The Kampala International Theater Festival is a 4-day festival organized each year in partnership between BAYIMBA Foundation and Tebere Arts Foundation as a platform that offers development of professionalism among theater practitioners and broadens access to Theatre by supporting and facilitating the presentation of Theatre productions.

This is achieved through the various workshops, jam sessions, productions and networking sessions that are programmed during the Festival.

The 7th edition is supposed to happen in November 2020 but due to Covid19 and how fast it spreads, we have decided to postpone the physical edition until further notice. We hope that an in-person gathering for our festival can be held again in 2021.

Do Actors Need To ‘Act’ To Deliver A Splendid Performance?

By Maureen Murori

I am seated in the front row of the ‘Stripping Acting from Acting’ class. A lady is crying as she delivers her monologue. The trainer reaches out and gently rubs her back reassuring her safety and familiarity.

For a moment, the performer closes her eyes as if she is in another world, where an audience lacks. In her world, she is alone. But quickly, the trainer guides her to breathe deeply and remain calm. “Look,” the trainer tells the actress pointing to the audience. “You are here. We are all here, she tells the actor who, although tries to remain calm after delivering her monologue, cannot keep tears from flowing.

“You have to bear with the range of emotions,” the trainer says, now directing her speech to the entire class which seats in awe. “We have exposed your feelings which make you vulnerable. But this is a good type of vulnerability.”

The actor is finally allowed to step out of the room to get some air.

This is the work of a great art enthusiast, Kemiyondo Coutinho. Today, she is helping actors and actresses to ‘strip acting from acting’. She says actors don’t need to act’. All they have to do is employ their emotions to the best of their ability.

The late afternoon session taking place on the opening day of Kampala International Theatre Festival, is preparing actors set to deliver their acts during the festival or on other stages.

Another actor takes to the stage. He appears strong. He confesses that he has never been hurt and as such, does not have emotions and feelings to tap from to deliver his emotional act. Relentlessly, Kemi pokes until the actor gives in and narrates a moving story about his personal experience.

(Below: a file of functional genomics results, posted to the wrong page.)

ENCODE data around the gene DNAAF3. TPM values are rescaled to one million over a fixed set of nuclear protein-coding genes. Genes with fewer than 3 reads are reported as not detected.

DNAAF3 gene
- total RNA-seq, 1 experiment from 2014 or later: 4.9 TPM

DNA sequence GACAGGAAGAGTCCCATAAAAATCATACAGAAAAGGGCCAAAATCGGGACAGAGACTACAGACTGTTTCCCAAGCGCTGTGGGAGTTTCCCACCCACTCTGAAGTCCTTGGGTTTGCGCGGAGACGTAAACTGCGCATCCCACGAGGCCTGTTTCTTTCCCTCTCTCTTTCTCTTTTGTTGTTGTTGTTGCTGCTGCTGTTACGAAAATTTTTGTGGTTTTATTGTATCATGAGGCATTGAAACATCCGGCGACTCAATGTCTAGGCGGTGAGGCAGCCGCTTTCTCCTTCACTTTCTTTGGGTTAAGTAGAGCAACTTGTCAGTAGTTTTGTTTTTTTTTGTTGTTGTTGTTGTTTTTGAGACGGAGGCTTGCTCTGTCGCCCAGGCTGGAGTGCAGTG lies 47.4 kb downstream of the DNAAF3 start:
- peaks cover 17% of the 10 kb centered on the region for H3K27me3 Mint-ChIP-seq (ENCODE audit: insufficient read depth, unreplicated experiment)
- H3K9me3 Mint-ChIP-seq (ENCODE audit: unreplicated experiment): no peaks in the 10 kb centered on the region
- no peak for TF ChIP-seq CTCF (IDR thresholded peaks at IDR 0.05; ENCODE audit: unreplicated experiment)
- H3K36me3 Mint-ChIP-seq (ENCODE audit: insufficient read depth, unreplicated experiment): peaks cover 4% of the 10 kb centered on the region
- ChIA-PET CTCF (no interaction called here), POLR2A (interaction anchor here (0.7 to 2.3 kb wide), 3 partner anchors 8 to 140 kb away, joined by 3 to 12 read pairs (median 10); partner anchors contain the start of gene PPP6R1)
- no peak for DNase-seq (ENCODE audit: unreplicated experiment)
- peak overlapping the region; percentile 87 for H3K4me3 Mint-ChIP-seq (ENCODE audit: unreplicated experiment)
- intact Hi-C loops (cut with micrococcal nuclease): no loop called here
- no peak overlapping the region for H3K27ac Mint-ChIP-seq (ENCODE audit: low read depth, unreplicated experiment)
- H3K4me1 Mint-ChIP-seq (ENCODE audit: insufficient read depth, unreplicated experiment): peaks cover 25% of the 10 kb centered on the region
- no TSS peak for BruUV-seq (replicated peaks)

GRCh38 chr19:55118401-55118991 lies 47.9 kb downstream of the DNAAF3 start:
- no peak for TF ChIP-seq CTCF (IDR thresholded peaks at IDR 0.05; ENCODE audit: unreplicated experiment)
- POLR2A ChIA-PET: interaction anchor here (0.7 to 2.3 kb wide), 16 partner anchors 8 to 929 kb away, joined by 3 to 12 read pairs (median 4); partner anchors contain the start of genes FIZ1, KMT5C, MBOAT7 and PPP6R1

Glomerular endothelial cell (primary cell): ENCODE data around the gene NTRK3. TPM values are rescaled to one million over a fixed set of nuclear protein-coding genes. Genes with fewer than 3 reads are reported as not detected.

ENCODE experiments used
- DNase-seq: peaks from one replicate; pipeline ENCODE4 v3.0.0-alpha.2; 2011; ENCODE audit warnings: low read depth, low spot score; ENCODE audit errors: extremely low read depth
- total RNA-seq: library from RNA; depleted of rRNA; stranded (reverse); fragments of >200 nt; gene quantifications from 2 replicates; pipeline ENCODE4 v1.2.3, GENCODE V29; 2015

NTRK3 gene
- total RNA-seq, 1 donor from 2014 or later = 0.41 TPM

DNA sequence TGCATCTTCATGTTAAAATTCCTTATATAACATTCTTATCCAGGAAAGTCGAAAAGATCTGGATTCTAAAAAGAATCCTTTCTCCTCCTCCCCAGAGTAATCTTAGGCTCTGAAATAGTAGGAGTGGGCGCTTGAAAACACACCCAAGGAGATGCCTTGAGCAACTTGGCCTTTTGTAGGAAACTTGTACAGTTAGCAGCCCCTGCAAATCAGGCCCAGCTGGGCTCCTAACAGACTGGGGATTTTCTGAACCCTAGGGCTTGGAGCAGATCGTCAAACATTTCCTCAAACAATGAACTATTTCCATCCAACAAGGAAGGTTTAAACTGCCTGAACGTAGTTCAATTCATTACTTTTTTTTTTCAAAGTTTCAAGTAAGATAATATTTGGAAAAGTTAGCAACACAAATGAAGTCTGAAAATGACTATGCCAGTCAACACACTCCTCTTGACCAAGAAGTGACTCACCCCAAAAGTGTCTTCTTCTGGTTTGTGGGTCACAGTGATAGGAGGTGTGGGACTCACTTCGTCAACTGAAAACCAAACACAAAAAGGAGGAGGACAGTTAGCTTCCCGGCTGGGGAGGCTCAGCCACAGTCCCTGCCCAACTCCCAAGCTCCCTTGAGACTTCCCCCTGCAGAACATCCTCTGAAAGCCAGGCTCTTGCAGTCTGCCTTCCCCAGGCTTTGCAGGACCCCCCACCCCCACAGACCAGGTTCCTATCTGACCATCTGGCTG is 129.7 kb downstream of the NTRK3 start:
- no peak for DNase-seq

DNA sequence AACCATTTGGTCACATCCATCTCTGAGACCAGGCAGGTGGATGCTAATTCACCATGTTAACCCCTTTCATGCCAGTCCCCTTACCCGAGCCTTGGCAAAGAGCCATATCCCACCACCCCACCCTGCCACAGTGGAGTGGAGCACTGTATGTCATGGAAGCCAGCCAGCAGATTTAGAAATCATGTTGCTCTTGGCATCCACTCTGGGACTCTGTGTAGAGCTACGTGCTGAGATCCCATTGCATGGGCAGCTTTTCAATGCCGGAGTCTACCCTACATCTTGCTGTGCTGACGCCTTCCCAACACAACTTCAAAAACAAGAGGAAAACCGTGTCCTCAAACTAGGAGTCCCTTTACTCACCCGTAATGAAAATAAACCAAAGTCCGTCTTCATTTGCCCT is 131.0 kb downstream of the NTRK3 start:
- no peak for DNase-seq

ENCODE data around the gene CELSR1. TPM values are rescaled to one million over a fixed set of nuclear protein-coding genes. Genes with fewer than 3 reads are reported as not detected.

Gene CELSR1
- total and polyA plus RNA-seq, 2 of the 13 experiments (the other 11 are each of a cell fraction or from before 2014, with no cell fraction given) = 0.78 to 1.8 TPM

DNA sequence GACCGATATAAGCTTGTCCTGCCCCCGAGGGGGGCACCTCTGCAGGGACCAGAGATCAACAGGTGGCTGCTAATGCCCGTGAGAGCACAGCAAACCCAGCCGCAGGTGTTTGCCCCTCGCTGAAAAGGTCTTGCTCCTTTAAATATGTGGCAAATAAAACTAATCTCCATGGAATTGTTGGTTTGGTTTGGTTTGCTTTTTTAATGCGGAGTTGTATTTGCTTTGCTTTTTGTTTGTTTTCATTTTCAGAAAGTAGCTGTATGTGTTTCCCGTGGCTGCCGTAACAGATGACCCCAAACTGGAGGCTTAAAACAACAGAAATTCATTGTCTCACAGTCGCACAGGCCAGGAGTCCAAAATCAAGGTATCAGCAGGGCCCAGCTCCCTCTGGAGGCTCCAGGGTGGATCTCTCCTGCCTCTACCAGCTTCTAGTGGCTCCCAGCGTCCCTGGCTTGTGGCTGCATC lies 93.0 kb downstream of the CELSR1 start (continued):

Accessing one’s energy points can break even the strongest

As soon as he gets in an emotional mood, Kemi directs him to start his monologue. He is deep now, emotional, and hurt. He is uncontrollable. At some point, he breaks down and lies prostrate on the floor. A guy volunteers to hold him as his emotions continue to move him.

One by one, the actors have a chance to not only perform but also get to access their emotions. Just like the first performer they deliver and the performance leaves them speechless and full of emotions.

“I don’t feel like a performer,” one actor says noting that she did not ‘act’ as she had earlier planned. Instead, she accessed her emotions and delivered a smooth, composed act, something she has not done before.

According to Kemi, an actor needs to access and use energy points (chakras) to deliver a great performance. Prior to their monologue, the actors took part in an exercise to access their emotions. “Before going on the stage, actors should have their chakras open and free for access during an act.”

Chakras are energy points throughout one’s body, starting from the feet all the way to the crown of the head.

To guide the upcoming artists, Kemi demonstrates how they can tap from their energy points by stomping feet on the ground. She explains that it is the root of all energy; it passes the divine energy to and from the mother earth, making grounding powerful.

She went ahead to show the participants to draw energy from their sexuality (the area located below the navel and above the pubic bone) this energy influences creativity and also contributes to empowering an individual. If an actor wants to bring in laughter into an act, they need to tap this energy from their stomach area. When it comes to how they can improve their vocals, Kemi guided them to practice throat chakra by rubbing their throats lengthwise. By tapping at the crown of their crown, and heart, participants were able to get more connected to issues around them, and express love to self and others respectively.

“Accessing your chakra allows an actor to be less tense and to access emotions needed in a scene,” Kemi reiterated. Once an actor achieves this, they are more likely to act and be more expressive.

Kemi is good. She knows what questions to ask, and when. She knows what energy points to press or rub, and how. She encourages the trainees with the kindest of words. She is as great a trainer as she is a performer. Don’t miss her performance, Kawuna- you are It! on Thursday 24, November at Ndere Cultural Centre’s main auditorium at 5:00 pm.

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